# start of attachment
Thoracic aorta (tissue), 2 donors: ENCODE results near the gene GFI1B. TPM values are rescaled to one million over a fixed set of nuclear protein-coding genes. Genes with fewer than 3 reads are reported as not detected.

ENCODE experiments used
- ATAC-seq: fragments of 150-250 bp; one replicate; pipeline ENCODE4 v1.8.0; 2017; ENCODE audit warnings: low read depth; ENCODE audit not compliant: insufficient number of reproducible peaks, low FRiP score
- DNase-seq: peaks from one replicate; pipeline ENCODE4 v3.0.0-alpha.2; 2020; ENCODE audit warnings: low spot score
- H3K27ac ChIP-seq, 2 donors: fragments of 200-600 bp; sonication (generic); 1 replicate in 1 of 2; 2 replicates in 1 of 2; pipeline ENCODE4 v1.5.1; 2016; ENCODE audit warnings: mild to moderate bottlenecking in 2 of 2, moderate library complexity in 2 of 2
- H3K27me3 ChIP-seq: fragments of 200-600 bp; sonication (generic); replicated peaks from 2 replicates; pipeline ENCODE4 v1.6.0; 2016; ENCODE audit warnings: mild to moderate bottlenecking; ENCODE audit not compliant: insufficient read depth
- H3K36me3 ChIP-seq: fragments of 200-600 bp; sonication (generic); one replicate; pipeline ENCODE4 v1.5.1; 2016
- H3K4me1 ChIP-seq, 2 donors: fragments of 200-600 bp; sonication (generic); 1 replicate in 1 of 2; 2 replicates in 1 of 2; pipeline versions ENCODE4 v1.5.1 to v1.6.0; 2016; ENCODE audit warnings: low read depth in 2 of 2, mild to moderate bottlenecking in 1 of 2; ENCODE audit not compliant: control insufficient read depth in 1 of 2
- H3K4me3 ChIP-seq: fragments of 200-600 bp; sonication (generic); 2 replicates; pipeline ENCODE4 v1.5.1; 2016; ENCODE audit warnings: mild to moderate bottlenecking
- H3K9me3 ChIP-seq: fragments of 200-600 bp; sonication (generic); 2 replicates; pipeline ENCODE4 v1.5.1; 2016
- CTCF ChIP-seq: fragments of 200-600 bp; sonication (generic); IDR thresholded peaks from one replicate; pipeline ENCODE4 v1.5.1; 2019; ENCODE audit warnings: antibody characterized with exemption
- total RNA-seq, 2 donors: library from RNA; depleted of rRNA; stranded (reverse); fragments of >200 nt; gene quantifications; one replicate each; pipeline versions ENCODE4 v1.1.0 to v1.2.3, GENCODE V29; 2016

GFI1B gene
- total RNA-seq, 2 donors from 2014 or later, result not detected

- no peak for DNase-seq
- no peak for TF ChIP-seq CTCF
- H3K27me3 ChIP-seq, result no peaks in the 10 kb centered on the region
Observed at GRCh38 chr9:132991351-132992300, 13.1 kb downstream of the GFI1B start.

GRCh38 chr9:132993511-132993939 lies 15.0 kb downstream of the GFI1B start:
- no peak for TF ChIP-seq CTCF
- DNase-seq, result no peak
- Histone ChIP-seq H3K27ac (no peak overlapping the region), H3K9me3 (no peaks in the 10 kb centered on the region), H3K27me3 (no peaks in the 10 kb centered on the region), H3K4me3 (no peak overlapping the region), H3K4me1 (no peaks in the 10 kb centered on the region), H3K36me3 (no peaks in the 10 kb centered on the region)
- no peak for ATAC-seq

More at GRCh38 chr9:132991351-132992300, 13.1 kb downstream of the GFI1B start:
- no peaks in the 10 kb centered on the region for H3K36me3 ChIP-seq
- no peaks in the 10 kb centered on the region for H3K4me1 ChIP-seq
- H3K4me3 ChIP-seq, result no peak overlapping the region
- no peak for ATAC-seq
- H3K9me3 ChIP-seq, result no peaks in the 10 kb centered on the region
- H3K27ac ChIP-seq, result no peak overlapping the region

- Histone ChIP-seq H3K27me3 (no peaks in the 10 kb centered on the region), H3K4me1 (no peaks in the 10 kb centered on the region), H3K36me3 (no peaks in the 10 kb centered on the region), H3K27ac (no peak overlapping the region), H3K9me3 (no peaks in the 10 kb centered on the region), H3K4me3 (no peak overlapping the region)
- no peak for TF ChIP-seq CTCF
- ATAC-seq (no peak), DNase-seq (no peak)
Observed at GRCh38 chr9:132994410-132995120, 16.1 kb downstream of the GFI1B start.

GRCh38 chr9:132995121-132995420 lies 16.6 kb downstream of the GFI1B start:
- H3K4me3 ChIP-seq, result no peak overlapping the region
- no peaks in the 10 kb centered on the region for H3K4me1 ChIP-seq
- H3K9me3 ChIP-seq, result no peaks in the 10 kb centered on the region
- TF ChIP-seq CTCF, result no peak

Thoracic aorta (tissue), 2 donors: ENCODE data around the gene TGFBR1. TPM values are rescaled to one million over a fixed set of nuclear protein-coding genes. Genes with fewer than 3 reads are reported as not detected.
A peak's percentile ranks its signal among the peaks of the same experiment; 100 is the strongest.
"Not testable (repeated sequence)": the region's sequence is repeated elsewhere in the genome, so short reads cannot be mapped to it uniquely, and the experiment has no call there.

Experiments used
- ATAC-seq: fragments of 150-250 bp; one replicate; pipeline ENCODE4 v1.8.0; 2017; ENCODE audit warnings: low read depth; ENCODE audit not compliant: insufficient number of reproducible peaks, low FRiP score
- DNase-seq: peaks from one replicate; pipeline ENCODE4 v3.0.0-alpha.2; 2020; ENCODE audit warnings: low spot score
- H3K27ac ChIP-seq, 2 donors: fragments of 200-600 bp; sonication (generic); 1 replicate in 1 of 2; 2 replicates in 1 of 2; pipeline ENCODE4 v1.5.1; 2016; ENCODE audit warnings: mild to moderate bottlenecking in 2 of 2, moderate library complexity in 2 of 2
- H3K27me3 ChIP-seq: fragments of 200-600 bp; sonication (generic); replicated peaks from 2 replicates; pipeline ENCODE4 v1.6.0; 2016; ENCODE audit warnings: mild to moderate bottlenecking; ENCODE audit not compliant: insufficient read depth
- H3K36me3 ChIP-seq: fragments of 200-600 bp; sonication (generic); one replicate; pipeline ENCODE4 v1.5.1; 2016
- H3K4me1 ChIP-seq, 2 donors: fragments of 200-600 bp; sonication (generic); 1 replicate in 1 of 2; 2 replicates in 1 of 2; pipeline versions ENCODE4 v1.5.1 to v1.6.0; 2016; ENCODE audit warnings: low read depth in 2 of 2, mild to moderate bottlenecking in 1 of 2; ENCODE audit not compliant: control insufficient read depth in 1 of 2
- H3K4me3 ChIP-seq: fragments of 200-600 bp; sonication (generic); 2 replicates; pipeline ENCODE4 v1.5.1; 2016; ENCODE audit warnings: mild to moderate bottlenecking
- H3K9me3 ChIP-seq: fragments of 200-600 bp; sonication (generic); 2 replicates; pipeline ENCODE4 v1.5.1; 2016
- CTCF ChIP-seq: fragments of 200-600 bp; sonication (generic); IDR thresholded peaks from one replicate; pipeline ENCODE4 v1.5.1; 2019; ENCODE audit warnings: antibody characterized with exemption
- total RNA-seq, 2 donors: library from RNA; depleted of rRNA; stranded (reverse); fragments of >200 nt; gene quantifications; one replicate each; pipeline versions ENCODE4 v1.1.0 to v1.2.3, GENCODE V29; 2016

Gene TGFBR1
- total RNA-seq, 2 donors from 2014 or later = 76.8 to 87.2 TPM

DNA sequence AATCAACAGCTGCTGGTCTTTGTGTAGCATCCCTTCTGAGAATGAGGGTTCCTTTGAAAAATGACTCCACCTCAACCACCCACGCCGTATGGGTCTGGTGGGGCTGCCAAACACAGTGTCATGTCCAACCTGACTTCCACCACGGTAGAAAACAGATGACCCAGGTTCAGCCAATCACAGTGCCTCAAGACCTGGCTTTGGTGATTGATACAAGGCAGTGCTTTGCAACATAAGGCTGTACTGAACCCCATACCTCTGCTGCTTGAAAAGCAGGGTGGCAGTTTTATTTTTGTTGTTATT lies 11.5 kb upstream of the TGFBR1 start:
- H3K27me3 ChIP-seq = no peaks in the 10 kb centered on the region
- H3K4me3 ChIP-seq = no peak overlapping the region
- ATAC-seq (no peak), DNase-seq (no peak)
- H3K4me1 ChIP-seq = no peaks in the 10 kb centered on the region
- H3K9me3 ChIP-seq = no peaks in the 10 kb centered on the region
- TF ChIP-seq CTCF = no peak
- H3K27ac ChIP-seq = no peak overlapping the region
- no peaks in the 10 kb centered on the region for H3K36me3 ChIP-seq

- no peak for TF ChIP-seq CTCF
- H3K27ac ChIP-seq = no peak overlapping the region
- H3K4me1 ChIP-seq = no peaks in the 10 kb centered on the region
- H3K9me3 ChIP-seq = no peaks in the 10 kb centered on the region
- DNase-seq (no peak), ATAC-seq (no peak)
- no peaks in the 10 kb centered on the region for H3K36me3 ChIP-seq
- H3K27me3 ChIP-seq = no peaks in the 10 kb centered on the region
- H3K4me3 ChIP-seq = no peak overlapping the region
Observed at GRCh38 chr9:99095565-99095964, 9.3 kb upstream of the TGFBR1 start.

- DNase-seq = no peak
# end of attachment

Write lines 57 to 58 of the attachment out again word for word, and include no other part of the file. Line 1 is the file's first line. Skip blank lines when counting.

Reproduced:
- H3K27me3 ChIP-seq = no peaks in the 10 kb centered on the region
- H3K4me3 ChIP-seq = no peak overlapping the region